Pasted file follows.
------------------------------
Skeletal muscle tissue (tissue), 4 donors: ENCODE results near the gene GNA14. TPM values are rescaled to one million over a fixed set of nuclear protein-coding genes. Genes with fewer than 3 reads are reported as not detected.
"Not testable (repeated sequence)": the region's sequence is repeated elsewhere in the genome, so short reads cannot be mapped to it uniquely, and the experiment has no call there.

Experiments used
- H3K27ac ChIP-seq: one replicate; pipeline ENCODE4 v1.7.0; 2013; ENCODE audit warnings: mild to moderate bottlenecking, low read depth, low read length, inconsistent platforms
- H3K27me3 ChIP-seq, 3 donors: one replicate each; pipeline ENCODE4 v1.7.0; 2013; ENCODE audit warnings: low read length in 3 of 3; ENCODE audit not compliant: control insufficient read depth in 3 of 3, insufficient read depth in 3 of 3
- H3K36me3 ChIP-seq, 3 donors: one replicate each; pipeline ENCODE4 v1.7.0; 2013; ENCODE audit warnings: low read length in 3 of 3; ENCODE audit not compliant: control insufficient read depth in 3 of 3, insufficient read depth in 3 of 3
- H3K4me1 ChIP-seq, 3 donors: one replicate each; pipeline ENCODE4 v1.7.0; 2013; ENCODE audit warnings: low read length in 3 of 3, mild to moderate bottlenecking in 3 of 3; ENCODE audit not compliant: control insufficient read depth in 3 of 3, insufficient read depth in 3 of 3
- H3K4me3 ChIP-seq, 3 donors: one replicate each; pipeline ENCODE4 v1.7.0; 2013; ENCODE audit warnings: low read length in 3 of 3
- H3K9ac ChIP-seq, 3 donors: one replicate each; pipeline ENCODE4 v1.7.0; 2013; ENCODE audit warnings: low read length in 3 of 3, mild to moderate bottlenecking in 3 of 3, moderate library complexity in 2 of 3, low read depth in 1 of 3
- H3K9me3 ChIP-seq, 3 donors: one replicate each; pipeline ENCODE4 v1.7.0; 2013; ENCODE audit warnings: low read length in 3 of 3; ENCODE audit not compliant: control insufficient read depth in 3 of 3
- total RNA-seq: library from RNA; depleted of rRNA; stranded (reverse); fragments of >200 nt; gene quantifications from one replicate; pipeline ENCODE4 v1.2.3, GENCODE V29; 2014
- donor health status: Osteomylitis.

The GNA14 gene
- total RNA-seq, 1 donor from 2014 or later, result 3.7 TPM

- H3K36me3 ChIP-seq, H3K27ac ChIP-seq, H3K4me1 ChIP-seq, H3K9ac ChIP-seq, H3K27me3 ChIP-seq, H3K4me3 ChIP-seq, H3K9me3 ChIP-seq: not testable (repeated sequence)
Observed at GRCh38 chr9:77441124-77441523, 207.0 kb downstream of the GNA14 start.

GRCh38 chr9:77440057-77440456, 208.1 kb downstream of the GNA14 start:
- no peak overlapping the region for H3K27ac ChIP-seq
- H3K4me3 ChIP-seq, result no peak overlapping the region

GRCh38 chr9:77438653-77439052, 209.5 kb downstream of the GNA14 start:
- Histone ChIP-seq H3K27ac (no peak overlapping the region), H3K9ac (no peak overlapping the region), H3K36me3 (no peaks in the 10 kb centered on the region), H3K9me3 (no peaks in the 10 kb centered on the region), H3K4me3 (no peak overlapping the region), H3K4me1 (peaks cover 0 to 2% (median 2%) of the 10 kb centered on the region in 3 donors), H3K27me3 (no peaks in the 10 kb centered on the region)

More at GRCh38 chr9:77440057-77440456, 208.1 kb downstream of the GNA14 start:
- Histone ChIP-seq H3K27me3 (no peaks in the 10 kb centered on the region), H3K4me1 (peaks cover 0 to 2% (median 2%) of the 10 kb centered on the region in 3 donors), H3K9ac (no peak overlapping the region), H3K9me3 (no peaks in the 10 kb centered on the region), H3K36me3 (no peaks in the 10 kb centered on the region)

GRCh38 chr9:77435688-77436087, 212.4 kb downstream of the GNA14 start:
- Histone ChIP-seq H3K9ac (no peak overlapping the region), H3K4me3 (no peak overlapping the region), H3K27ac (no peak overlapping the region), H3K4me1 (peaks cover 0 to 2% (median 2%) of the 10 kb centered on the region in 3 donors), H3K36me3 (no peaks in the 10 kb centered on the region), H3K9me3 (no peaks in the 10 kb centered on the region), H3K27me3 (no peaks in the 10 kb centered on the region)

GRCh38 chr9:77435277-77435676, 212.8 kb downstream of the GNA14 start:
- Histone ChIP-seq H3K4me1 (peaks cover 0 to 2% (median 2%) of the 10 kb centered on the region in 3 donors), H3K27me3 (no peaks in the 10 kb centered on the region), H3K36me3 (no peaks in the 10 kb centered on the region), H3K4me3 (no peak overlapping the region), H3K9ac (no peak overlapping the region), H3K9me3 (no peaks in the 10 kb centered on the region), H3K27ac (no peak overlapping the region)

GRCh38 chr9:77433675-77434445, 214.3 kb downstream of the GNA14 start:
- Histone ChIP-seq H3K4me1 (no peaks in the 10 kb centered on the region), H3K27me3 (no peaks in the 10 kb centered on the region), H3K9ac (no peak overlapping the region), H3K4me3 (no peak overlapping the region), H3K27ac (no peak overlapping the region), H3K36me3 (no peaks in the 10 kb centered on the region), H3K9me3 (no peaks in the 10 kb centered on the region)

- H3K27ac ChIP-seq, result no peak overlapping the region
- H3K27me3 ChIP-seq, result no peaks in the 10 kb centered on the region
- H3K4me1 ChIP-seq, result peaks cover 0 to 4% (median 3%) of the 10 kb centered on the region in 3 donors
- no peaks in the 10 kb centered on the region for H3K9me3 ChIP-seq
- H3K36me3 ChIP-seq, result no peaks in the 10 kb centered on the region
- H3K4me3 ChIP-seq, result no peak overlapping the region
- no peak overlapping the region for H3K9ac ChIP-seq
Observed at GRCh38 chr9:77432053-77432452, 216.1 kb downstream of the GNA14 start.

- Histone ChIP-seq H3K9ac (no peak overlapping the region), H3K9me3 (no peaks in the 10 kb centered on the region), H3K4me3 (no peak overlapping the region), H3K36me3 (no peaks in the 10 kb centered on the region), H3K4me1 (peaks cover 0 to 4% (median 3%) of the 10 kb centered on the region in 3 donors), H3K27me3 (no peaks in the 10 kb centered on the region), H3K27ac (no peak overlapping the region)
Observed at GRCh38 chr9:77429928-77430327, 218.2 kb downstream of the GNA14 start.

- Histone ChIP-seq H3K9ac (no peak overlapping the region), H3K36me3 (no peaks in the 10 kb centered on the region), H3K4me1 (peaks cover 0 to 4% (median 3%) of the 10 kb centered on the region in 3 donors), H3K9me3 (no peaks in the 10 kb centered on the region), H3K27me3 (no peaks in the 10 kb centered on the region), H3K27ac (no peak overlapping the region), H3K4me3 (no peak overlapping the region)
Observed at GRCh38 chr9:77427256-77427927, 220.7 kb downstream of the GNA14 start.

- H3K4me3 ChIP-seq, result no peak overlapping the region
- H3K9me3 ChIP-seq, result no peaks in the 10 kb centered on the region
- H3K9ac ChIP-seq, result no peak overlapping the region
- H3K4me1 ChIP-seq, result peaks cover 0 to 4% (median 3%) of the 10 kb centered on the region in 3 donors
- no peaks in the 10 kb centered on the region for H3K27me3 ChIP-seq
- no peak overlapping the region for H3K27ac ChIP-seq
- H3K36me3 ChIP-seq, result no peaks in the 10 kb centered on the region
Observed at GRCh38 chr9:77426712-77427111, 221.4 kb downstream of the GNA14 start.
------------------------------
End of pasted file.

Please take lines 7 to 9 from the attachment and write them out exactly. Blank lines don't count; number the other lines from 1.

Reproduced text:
- H3K4me1 ChIP-seq, 3 donors: one replicate each; pipeline ENCODE4 v1.7.0; 2013; ENCODE audit warnings: low read length in 3 of 3, mild to moderate bottlenecking in 3 of 3; ENCODE audit not compliant: control insufficient read depth in 3 of 3, insufficient read depth in 3 of 3
- H3K4me3 ChIP-seq, 3 donors: one replicate each; pipeline ENCODE4 v1.7.0; 2013; ENCODE audit warnings: low read length in 3 of 3
- H3K9ac ChIP-seq, 3 donors: one replicate each; pipeline ENCODE4 v1.7.0; 2013; ENCODE audit warnings: low read length in 3 of 3, mild to moderate bottlenecking in 3 of 3, moderate library complexity in 2 of 3, low read depth in 1 of 3